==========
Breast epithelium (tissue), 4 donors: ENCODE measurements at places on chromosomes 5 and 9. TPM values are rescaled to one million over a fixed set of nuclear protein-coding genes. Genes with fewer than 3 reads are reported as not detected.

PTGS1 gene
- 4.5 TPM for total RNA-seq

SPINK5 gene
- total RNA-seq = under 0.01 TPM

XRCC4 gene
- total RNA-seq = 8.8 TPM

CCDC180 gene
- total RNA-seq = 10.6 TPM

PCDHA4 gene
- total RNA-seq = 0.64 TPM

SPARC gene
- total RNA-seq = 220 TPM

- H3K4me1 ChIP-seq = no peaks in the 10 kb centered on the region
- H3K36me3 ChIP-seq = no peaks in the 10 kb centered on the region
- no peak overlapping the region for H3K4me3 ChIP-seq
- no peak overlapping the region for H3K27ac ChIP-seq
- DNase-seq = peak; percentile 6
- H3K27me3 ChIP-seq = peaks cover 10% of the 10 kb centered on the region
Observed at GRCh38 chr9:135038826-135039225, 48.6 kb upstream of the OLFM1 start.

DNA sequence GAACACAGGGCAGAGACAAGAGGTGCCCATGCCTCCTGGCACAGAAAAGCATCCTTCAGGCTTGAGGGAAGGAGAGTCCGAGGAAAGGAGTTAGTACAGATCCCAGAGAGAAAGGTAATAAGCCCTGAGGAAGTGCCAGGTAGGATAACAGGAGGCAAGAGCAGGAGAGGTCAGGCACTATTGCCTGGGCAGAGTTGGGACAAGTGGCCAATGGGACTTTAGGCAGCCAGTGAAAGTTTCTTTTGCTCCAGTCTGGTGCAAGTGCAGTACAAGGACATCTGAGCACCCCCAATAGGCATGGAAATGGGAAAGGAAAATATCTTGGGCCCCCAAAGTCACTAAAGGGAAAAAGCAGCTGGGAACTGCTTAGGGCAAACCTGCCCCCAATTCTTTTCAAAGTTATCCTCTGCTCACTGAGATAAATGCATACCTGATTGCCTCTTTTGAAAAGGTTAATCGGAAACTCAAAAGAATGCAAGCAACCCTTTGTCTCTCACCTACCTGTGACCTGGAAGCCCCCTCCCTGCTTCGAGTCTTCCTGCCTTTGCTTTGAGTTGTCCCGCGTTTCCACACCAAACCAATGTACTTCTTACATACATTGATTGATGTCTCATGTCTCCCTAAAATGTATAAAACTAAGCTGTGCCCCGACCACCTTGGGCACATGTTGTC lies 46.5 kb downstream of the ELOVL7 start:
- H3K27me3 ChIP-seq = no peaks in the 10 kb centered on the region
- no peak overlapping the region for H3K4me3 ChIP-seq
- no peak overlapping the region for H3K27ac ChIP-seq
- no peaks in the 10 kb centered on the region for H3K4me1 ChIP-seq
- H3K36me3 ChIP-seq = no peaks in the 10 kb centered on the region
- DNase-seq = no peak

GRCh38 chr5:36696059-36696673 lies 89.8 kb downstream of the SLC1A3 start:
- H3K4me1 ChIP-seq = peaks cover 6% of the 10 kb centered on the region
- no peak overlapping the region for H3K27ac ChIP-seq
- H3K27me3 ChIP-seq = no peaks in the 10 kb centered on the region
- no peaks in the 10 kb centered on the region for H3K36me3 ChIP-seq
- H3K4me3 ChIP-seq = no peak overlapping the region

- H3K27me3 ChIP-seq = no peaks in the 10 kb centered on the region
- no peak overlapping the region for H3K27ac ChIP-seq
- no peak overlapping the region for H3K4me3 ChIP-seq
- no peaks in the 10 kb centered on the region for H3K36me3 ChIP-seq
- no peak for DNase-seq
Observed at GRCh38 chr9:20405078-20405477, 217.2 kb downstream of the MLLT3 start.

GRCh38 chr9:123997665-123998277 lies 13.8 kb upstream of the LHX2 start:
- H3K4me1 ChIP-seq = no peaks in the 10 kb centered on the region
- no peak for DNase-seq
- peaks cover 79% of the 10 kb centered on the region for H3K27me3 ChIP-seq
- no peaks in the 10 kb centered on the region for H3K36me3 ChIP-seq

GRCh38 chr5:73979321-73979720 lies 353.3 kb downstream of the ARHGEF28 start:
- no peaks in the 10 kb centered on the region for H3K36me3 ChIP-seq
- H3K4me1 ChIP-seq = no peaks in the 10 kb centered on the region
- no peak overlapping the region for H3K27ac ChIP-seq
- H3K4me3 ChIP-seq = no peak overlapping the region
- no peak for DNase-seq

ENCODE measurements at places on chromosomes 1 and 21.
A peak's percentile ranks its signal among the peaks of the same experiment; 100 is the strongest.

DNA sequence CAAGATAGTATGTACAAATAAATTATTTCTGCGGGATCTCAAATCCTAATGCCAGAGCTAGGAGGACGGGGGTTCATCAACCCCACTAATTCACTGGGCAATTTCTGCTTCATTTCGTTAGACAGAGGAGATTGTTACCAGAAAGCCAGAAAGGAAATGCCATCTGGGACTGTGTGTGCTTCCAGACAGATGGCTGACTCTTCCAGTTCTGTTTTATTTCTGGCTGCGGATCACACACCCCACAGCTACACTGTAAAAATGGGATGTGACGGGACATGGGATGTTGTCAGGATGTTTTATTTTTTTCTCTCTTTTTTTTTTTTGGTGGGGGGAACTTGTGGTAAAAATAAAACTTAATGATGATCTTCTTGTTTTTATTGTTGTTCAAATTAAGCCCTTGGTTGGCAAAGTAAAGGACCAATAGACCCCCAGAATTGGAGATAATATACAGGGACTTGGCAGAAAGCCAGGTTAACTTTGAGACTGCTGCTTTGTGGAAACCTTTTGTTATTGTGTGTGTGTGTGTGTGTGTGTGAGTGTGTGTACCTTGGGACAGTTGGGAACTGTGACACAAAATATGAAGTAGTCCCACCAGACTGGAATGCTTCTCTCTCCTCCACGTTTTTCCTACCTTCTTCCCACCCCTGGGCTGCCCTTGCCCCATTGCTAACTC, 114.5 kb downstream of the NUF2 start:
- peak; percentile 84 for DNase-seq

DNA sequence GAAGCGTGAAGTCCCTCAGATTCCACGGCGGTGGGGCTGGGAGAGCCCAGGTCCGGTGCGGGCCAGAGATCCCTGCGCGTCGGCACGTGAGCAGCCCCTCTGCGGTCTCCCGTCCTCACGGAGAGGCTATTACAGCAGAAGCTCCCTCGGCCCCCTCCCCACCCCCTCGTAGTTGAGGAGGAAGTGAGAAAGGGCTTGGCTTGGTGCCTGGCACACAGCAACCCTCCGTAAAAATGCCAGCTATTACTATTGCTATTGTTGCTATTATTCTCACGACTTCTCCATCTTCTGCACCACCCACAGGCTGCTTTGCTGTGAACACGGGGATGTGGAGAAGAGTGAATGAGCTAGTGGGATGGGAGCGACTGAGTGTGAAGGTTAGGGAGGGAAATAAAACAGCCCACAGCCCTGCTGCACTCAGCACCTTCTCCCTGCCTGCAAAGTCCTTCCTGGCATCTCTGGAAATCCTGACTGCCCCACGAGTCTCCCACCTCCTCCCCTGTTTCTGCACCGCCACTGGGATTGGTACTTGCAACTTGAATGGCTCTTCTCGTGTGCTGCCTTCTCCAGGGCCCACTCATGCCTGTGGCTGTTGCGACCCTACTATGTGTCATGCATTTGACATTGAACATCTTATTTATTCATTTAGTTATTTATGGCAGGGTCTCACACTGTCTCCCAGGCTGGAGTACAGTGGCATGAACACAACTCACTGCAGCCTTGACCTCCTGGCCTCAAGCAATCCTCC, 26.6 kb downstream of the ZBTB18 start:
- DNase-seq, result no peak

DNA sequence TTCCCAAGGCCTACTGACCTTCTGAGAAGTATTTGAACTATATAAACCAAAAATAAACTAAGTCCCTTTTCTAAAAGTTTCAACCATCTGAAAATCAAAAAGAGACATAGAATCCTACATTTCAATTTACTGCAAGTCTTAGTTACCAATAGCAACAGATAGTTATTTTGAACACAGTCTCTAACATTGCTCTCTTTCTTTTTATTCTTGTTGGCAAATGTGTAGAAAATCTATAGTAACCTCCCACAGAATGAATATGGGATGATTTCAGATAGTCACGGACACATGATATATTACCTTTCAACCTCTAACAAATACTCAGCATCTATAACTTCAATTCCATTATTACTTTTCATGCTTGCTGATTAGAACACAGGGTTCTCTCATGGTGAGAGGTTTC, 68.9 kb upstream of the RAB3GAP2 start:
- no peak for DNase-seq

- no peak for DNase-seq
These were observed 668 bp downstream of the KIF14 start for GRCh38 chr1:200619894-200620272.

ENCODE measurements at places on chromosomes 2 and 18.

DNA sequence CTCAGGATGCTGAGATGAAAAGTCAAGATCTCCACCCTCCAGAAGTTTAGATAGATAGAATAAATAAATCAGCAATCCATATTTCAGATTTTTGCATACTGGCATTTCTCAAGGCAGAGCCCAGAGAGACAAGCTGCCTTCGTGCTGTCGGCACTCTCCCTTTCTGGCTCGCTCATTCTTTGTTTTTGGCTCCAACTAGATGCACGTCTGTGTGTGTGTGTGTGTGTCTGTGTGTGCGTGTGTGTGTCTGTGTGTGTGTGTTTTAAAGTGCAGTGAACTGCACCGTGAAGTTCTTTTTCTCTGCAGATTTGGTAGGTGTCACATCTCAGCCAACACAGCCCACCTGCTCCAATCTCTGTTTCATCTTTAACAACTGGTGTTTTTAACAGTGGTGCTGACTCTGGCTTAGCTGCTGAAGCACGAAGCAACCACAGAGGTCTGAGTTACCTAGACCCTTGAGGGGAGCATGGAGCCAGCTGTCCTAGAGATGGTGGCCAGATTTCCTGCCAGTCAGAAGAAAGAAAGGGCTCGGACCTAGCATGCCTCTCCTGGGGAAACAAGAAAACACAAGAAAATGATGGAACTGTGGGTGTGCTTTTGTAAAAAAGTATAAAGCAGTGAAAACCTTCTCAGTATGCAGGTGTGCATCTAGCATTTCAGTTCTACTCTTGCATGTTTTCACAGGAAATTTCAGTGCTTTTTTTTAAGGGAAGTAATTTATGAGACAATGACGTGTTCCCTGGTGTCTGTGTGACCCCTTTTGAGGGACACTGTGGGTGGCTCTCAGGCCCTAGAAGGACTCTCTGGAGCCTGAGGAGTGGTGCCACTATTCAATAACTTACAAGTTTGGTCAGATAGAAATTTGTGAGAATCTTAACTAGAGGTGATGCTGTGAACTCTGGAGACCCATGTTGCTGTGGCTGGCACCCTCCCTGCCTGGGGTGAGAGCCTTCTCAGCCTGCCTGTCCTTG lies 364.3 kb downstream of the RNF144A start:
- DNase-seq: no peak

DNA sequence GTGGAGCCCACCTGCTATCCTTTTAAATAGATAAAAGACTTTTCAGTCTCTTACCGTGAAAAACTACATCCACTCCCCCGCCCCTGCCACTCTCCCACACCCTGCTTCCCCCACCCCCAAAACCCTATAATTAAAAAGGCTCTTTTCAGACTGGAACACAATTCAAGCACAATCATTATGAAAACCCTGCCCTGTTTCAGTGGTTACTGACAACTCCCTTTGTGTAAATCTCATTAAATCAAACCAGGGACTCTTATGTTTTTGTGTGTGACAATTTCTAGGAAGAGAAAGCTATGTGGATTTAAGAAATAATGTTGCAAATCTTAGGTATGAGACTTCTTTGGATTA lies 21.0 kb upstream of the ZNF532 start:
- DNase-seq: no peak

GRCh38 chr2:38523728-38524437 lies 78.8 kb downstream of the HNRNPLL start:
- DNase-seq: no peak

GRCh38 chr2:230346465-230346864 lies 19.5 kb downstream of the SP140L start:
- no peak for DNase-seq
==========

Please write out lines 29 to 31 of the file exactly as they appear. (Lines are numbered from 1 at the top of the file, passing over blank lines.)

- H3K4me1 ChIP-seq = peaks cover 6% of the 10 kb centered on the region
- no peak overlapping the region for H3K27ac ChIP-seq
- H3K27me3 ChIP-seq = no peaks in the 10 kb centered on the region